The Nagisa Music Festival, taking place in Tokyo on April 7-8 and in Osaka on April 29, is one of the most interesting success stories to emerge from the Tokyo dance party scene.
Held biannually and with acts on the bill this year including Derrick May, Takkyu Ishino, System7 and Hallucinogen, the festival first took place in 2003, out of the rubble of the local dance music scene’s worst year ever: Venue changes and event cancellations due to a lack of permits were all too common and the backlash affected events held in Japan like Solstice Music Festival, The Gathering and incidentally, Harukaze, the Yoyogi Park day-raves that Nagisa has handily replaced.
The masterminds behind Nagisa are three brilliant producers who decided to pool their monster networks of resources together: Takashi Ishihara, who founded a one-stop Web site for clubbers, clubberia.com; Masaru Morita of visuals company M.M. Delight; and “Nanbei” Suzuki, of green promoters Earth Garden, set out to make something different that would still fit within the strict requirements of the system (literally in the case of Odaiba, because the event takes place inside a fence).
The result is a constantly evolving, open-air festival that features music from house, techno, trance, reggae, jam-band music, rock and ambient genres.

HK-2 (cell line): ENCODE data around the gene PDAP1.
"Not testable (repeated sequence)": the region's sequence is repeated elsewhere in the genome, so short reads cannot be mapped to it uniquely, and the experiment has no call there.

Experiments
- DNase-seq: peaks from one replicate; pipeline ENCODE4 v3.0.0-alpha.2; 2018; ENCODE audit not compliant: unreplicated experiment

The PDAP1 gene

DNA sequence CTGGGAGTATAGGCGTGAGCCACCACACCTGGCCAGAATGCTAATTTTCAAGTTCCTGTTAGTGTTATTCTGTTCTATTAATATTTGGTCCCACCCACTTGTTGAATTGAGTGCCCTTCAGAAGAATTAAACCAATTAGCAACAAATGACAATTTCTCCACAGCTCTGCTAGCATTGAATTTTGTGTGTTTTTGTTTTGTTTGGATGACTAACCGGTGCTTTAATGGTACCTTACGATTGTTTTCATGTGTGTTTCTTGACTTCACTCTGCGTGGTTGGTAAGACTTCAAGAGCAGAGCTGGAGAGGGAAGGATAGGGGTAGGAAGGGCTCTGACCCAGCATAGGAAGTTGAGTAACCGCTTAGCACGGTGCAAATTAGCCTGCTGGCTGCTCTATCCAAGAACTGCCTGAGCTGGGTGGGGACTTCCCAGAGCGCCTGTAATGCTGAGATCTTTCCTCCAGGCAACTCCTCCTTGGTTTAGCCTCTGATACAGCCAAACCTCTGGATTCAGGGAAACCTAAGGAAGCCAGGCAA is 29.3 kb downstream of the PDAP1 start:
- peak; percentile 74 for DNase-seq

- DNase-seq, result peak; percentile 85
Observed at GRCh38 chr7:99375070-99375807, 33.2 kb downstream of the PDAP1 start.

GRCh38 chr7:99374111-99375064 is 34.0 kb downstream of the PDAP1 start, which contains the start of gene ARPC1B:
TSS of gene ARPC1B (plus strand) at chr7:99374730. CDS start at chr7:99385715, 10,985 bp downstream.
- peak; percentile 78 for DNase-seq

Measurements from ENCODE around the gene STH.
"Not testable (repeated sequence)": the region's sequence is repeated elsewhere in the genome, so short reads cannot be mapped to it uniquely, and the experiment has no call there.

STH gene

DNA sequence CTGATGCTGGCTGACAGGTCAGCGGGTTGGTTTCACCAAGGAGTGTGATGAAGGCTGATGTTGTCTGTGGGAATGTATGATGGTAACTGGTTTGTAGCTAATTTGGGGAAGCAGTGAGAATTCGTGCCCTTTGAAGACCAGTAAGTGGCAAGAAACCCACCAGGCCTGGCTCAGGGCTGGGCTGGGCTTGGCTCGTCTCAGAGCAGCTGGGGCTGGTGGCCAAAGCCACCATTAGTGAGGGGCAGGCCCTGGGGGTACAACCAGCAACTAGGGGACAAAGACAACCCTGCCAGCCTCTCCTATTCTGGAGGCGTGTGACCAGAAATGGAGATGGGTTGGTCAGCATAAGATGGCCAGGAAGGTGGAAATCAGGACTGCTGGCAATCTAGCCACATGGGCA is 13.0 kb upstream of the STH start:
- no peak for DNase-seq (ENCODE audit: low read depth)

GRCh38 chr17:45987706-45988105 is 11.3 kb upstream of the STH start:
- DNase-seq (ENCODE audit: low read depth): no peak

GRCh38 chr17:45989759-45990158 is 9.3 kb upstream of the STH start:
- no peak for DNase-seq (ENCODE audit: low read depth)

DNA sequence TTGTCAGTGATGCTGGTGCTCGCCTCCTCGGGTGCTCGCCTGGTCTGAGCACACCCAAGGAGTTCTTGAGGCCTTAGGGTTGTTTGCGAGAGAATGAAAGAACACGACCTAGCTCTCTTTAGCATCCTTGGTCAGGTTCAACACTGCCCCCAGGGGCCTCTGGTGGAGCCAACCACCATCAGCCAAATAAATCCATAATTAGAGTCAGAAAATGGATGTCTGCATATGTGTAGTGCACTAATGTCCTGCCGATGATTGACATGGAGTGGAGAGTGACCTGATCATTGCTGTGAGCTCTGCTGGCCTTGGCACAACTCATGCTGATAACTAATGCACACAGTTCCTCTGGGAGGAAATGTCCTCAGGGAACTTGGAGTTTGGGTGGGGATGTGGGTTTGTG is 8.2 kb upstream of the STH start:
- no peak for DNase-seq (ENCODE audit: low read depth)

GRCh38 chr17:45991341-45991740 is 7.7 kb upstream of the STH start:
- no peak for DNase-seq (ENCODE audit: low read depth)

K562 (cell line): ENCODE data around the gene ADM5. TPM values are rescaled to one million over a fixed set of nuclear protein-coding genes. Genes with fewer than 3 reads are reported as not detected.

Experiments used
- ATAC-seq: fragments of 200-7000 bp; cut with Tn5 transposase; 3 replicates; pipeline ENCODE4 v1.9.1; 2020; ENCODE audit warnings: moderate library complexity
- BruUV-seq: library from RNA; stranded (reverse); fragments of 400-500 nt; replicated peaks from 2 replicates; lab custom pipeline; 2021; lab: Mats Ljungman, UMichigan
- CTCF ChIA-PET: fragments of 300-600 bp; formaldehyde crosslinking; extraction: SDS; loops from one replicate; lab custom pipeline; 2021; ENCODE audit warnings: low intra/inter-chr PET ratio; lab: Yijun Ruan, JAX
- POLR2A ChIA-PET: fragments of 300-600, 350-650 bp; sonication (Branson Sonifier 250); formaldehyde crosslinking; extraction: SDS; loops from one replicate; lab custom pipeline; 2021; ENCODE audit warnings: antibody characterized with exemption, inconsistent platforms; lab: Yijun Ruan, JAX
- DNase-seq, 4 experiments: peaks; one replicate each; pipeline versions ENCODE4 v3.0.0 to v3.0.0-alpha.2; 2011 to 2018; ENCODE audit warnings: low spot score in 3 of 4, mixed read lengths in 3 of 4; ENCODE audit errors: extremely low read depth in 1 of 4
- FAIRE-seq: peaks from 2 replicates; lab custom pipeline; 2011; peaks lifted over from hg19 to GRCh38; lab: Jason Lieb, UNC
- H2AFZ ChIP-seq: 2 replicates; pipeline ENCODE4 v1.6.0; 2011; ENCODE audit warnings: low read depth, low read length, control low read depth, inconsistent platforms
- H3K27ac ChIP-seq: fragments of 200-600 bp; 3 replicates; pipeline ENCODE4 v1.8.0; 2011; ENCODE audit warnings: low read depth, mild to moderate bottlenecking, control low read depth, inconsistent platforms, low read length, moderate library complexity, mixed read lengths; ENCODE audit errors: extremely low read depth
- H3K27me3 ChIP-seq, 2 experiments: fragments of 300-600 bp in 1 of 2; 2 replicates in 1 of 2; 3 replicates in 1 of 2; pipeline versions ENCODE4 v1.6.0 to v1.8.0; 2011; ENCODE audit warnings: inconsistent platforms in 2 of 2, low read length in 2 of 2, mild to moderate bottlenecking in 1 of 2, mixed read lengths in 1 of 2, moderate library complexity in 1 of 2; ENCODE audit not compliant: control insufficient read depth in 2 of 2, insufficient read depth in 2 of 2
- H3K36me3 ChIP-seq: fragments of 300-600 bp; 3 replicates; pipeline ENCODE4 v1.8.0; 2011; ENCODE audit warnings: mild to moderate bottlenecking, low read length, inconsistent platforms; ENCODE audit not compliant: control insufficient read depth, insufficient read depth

It’s also Earth friendly. This year, the electricity for all the stages at Nagisa will be generated by bio-diesel, created by refined secondhand vegetable oil. Past years have even seen success in attempts to run the whole show on solar power.
Nagisa means “beach,” but Odaiba Open Court, which faces the impressive Fuji Television building on the man-made island, has become the party’s home. Open Court is more of a concrete desert than a beach, but it has the space to set up seven stages and all the room to feed, quench and relieve large crowds of ravenous young people.
Headlining Nagisa this year in Tokyo are progressive-rock veterans System7 (Saturday), and Detroit-techno originator Derrick May and psychedelic trance pioneer Hallucinogen (both Sunday). DJ Takkyu Ishino headlines in Osaka.
System7, comprised of Steve Hillage and Miquette Giraudy, have played in Japan every year since 1999. The duo have released more than six albums since forming in the 1990s.
Derrick May hasn’t released a track since 1992, taking a hard stand against the record industry, but his popularity as a DJ only seems to get stronger. (May also performs at Air in Daikanyama on April 14, 10 p.m. start).
Down at the very base of the psychedelic-trance family tree is Hallucinogen’s Simon Posford, whose 1995 album “Twisted” is viewed by many as the start of the psy-trance genre. More of a Merlin figure than a hands-on father type, Posford’s influence can still be felt on much of psy-trance today. He is making his first appearance at Nagisa.
Other artists performing represent the heart of Japan’s dance scene crop: Masa and Ree. K of Space Gathering, Ta-Ka of Mother Records Japan, Ryo of Solstice Music, Miki from Sirius Records and a host of others.
The festival takes place April 7 (1 to 8 p.m.) and 8 (9 a.m. to 8 p.m.) at Odaiba Open Court in Koto Ward and April 29 at Osaka Maishima Sports Island. Day tickets are 4,000 yen (Tokyo) and 3,000 yen (Osaka). For directions and the complete lineup, visit www.nagisamusicfestival.jp/ or call (03) 5410-1470.